A young Luke Skywalker sizes up a cadre of white-clad storm troopers, then, with his trademark light saber, slashes through one storm trooper after another with the enemy crumbling ... into Lego pieces.

It's all part of LucasArts' latest video game foray into the realm of sci-fi swashbuckling with "Lego Star Wars II: The Original Trilogy," which went on sale this week.

The game is a follow-up to the surprise hit "Lego Star Wars," which become one of the best-selling Star Wars-themed video games.

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When the original "Lego Star Wars" was released on consoles and PCs in 2005, critics and players took quickly to the transfer of the iconic characters of the "Star Wars" universe to the realm of blocky Lego figures.

"There is a lot that is appealing about 'Lego Star Wars,'" said Anita Frazier of market research firm NPD Group. "Young kids are very into 'Star Wars,' and parents of younger kids who may still be wary of video games feel a level of comfort with the Lego brand endorsement."

The first game followed the plot of the first three episodes of "Star Wars," and even contained some previously secret elements of the highly anticipated final film in it.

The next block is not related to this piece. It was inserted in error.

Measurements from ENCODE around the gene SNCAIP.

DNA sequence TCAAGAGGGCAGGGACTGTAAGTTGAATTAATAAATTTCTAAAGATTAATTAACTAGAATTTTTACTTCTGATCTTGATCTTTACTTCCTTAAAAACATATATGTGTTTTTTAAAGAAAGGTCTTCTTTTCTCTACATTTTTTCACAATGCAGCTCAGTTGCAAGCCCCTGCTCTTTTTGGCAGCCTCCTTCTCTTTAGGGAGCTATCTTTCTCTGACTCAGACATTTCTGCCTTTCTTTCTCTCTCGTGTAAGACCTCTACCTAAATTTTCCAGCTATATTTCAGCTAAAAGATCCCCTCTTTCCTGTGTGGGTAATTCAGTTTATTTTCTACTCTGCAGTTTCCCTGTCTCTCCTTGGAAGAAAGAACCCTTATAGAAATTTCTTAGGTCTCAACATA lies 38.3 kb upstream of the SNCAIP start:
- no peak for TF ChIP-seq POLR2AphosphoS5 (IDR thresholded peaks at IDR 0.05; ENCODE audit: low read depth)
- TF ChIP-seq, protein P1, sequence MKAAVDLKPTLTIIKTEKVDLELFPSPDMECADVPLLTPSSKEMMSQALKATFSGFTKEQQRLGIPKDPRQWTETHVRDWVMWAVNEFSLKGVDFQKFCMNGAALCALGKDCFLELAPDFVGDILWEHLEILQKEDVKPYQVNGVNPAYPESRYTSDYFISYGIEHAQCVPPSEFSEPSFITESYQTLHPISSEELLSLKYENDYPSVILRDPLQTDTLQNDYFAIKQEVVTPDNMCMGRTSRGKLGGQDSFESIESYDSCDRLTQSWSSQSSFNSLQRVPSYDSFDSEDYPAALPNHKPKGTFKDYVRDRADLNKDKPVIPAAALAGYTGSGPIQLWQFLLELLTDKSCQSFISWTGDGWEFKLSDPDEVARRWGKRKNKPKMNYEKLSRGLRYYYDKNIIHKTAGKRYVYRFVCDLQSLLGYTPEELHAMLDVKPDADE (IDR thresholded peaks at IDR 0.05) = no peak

But the success of the title was a surprise, with the game becoming one of the most successful video games to utilize the "Star Wars" license.

To date, the game has sold almost 3 million units in the United States, according to NPD data, making it the second best-selling "Star Wars"-based video game of all time.

It was no surprise that LucasArts came out with a sequel.

The follow-up recreates the story line of the original three "Star Wars" films, episodes four through six, replacing heroes like Anakin Skywalker and Qui-Gon Jinn with stalwarts like the Luke Skywalker, as well as Han Solo, Chewbacca and other stars of the original film trilogy.

As in the first game, when a player destroys an enemy, be it by light saber or blaster, that enemy crumbles into a pile of his component Lego pieces.

The success of the first game made LucasArts aware that the surprise hit franchise was selling to more than just pre-teens, and the company said it has customized the game accordingly giving players the ability to pilot vehicles and customize characters by mixing and matching body parts.

David Perkinson, the LucasArts producer responsible for the sequel game, said the new game sizes up players and becomes more difficult as it progresses.

"The original game was meant for younger gamers, but it had hooks that appealed to everyone but some adult players thought it was too easy or too short," he told Reuters.